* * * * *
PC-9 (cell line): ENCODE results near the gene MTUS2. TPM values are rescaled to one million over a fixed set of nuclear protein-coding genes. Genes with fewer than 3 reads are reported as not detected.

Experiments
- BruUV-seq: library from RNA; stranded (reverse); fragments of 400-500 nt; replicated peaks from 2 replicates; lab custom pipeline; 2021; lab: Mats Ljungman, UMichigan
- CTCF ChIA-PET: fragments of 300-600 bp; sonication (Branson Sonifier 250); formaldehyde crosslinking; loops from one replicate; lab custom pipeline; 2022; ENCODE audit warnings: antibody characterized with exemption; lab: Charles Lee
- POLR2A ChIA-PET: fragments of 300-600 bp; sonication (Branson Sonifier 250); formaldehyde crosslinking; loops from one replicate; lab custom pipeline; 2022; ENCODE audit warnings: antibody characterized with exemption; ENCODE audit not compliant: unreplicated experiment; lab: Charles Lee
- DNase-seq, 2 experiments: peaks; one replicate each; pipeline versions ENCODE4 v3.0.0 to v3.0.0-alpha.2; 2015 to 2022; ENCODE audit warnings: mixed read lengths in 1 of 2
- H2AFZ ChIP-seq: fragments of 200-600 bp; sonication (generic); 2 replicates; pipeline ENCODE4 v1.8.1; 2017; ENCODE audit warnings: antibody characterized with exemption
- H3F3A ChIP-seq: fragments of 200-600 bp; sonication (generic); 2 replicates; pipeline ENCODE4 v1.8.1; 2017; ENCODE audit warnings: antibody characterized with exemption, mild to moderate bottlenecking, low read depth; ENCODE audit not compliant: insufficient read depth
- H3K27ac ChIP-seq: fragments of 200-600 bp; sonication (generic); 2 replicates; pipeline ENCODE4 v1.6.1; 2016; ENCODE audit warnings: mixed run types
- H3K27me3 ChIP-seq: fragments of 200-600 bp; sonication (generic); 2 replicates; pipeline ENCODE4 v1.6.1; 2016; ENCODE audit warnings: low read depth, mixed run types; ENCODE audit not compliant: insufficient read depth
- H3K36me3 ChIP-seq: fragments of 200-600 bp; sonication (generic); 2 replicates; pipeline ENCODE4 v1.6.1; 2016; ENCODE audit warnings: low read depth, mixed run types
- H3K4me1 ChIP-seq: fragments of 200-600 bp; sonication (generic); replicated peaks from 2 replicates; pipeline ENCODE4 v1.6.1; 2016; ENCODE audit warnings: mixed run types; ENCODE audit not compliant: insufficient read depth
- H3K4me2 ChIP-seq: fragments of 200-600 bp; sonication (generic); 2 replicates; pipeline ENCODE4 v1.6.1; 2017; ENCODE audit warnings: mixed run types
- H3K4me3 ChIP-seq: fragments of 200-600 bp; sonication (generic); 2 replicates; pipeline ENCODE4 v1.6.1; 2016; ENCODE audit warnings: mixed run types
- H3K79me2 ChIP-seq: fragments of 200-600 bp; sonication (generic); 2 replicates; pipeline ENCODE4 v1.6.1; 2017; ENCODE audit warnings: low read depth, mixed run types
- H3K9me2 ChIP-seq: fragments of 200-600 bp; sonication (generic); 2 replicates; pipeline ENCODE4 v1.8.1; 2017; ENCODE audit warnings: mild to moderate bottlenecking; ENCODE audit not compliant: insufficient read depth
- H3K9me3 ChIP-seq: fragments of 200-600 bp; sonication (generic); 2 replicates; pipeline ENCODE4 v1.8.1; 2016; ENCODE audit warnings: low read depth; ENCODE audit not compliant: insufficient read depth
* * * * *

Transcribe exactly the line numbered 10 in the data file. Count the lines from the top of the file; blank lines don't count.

- H3K27me3 ChIP-seq: fragments of 200-600 bp; sonication (generic); 2 replicates; pipeline ENCODE4 v1.6.1; 2016; ENCODE audit warnings: low read depth, mixed run types; ENCODE audit not compliant: insufficient read depth